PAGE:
International Journal for Philosophy of Religion 63 (1-3):71-86 (2008)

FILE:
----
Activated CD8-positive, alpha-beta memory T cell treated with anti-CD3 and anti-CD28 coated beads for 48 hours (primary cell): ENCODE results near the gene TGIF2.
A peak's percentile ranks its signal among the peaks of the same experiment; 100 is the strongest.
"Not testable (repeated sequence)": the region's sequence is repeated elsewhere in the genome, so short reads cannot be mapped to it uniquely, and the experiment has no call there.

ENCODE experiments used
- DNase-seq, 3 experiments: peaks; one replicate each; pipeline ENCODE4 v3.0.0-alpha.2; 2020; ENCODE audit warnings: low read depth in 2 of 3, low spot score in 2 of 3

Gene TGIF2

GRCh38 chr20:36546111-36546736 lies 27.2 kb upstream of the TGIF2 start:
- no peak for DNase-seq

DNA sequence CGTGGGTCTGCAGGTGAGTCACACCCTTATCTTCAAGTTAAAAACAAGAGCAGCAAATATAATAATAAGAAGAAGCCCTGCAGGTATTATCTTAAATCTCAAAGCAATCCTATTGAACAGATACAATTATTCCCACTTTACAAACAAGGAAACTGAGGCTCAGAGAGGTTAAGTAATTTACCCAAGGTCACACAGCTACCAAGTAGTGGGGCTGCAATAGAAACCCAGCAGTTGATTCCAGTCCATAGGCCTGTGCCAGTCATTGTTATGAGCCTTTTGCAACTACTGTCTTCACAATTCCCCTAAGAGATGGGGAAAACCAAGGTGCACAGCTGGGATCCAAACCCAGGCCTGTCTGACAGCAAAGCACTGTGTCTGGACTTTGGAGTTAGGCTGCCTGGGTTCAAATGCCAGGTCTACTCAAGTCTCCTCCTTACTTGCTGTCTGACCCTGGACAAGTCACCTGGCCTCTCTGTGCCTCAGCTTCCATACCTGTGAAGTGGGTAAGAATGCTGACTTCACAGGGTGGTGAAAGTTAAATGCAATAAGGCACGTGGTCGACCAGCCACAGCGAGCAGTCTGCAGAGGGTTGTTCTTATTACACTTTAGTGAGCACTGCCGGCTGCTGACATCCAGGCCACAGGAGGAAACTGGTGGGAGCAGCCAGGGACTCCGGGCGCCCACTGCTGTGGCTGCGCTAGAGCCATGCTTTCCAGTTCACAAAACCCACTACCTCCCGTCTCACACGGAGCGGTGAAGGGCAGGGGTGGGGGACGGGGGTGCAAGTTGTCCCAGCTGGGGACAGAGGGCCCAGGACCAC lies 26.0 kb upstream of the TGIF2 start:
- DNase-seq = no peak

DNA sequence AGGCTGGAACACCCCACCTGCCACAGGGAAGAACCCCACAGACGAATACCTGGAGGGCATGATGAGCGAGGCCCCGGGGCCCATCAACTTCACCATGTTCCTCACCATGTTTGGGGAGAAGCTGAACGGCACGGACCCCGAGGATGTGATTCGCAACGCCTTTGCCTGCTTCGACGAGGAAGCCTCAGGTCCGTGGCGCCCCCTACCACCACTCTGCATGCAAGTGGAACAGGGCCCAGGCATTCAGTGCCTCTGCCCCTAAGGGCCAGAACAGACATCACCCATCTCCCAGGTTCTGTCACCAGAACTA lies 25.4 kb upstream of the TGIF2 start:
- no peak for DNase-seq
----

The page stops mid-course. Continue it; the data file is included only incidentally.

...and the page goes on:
AbstractIn his famous essay "The Ethics of Belief," William K. Clifford claimed "it is wrong always, everywhere, and for anyone, to believe anything upon insufficient evidence." ). One might claim that a corollary to Clifford's Law is that it is wrong, always, everywhere, and for anyone, to withhold belief when faced with sufficient evidence. Seeming to operate on this principle, many religious philosophers—from St. Anselm to Alvin Plantinga—have claimed that non-believers are psychologically or cognitively deficient if they refuse to believe in the existence of God, when presented with evidence for His existence in the form of relevant experience or religious arguments that are prima facie unassailable. Similarly, many atheists fail to see how believers can confront the problem of evil and still assert their belief in a benevolent, omnipotent, and omniscient Creator. In this paper, I propose to explain why religious arguments so often fail to persuade . In doing so, I first offer an account of persuasion and then apply it to religious arguments. I go on to argue that at least some religious arguments commit a form of question-begging, which I call "begging the doxastic question." An argument begs the doxastic question, on my account, when a subject would find the argument persuasive only if she antecedently believes the argument's conclusion. This form of question begging is not, strictly speaking, a case of circularity and thus, is not a fallacy; rather, it would explain why one coming to the argument would fail to be persuaded by it unless he already accepted its conclusion. This has the effect, when applied to religious argumentation, that religious arguments are rarely persuasive, which raises the further question: what good are religious arguments? I end by suggesting some non-persuasive functions of religious argument. Finally, I suggest that a full understanding of religious argumentation should give evidentialists pause, for religious beliefs look less like belief states that are sensitive to evidentiary states and more like framework principles or fundamental commitments
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